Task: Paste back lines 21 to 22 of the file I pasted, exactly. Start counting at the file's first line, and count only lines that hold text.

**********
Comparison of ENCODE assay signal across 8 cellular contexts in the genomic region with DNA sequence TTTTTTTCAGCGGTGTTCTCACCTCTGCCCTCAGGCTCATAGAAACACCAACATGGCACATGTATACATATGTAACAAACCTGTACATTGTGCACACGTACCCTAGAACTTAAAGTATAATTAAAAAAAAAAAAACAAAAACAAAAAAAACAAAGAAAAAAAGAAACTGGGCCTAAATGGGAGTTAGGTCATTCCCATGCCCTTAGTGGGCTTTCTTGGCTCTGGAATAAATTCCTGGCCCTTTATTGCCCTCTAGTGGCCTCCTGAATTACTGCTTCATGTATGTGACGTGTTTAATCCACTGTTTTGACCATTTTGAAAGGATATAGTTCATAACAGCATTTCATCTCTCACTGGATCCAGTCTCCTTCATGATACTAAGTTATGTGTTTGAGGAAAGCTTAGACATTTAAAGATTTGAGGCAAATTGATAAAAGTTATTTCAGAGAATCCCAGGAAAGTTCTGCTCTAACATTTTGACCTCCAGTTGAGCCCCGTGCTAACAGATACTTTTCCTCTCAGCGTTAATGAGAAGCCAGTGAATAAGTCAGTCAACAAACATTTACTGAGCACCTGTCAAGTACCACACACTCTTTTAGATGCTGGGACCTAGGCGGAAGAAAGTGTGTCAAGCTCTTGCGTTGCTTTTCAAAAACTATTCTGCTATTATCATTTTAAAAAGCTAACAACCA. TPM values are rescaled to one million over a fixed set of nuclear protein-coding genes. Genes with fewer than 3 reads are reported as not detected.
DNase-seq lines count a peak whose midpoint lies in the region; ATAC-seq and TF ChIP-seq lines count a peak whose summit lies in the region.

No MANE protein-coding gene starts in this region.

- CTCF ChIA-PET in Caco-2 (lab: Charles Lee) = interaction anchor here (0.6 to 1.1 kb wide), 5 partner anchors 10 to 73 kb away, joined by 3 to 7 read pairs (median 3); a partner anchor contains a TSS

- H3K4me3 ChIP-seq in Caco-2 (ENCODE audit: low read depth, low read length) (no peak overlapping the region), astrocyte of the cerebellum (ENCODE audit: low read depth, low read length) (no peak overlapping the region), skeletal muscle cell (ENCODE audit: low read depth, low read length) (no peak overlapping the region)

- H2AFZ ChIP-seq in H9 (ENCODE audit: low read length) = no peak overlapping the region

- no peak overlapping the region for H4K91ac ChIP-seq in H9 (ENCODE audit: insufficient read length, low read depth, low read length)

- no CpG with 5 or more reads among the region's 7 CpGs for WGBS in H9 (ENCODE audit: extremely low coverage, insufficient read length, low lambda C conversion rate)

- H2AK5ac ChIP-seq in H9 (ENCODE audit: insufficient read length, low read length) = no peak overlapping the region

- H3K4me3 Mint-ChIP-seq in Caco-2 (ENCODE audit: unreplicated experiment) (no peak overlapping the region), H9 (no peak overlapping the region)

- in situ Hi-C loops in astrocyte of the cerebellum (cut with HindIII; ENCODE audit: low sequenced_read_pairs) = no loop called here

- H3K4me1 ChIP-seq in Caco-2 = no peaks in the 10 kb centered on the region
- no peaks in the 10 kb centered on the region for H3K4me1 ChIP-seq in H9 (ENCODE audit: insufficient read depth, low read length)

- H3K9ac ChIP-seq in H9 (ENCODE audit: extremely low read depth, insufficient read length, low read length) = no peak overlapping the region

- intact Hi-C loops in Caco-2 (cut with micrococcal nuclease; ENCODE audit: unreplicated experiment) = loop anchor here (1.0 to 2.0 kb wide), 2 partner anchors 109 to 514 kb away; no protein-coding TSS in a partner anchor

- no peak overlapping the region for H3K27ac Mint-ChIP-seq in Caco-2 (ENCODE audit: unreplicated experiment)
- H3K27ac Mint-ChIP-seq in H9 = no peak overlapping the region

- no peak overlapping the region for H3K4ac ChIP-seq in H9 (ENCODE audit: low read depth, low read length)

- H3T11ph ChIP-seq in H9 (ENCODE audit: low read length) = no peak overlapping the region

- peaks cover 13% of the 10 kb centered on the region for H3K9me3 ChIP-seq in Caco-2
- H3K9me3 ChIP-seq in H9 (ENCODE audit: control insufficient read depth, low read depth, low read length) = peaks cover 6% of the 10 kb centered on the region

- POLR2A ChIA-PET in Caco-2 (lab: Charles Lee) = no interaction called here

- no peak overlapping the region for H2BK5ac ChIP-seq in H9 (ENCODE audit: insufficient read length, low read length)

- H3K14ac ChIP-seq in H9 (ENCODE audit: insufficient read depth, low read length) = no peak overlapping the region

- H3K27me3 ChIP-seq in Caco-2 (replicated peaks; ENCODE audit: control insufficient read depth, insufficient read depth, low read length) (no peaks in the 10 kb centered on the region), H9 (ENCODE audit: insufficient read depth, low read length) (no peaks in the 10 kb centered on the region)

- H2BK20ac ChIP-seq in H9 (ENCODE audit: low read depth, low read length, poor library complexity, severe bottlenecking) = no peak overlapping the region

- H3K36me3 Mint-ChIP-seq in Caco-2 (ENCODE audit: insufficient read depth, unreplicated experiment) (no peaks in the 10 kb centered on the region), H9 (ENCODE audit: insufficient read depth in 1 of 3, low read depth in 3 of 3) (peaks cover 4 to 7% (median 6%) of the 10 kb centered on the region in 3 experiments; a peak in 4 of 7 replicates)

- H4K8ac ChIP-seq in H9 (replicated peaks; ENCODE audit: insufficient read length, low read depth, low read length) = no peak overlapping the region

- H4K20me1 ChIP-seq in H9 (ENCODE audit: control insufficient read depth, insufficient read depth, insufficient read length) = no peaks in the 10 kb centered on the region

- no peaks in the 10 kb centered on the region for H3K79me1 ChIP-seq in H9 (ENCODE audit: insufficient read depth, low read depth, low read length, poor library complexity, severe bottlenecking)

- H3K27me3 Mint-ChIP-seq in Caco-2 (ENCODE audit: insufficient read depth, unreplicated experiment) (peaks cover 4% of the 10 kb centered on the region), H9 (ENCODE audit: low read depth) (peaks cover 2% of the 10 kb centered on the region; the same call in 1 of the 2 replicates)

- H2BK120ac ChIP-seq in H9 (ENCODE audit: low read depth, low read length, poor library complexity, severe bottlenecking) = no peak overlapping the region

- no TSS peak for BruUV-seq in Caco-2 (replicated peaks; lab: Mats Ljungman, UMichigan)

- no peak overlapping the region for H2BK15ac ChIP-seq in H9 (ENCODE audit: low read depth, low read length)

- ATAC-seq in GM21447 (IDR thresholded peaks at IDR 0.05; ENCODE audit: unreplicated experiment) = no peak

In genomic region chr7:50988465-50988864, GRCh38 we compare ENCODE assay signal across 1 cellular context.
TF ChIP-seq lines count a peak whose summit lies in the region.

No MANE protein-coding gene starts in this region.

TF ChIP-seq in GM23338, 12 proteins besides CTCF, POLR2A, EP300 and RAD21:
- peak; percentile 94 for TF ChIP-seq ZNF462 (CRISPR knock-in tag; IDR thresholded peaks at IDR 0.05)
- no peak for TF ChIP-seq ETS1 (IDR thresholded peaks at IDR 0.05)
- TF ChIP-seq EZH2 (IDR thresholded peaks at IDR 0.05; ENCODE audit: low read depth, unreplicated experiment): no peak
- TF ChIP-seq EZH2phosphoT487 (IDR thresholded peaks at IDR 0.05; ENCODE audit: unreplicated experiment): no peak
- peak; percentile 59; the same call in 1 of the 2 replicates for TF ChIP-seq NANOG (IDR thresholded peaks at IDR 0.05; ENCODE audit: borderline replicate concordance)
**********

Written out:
- H3K9me3 ChIP-seq in H9 (ENCODE audit: control insufficient read depth, low read depth, low read length) = peaks cover 6% of the 10 kb centered on the region

- POLR2A ChIA-PET in Caco-2 (lab: Charles Lee) = no interaction called here